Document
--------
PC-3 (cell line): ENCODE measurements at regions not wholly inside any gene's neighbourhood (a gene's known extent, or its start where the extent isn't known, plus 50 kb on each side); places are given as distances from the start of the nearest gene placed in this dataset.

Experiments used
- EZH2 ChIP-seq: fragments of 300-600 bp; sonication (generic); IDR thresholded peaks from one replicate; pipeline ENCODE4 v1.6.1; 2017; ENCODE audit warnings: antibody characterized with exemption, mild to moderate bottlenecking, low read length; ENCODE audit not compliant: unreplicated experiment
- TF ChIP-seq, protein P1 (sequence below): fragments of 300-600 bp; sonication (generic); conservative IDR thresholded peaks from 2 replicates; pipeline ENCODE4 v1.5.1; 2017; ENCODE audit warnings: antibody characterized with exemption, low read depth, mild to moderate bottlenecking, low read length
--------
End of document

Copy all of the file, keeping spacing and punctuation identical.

PC-3 (cell line): ENCODE measurements at regions not wholly inside any gene's neighbourhood (a gene's known extent, or its start where the extent isn't known, plus 50 kb on each side); places are given as distances from the start of the nearest gene placed in this dataset.

Experiments used
- EZH2 ChIP-seq: fragments of 300-600 bp; sonication (generic); IDR thresholded peaks from one replicate; pipeline ENCODE4 v1.6.1; 2017; ENCODE audit warnings: antibody characterized with exemption, mild to moderate bottlenecking, low read length; ENCODE audit not compliant: unreplicated experiment
- TF ChIP-seq, protein P1 (sequence below): fragments of 300-600 bp; sonication (generic); conservative IDR thresholded peaks from 2 replicates; pipeline ENCODE4 v1.5.1; 2017; ENCODE audit warnings: antibody characterized with exemption, low read depth, mild to moderate bottlenecking, low read length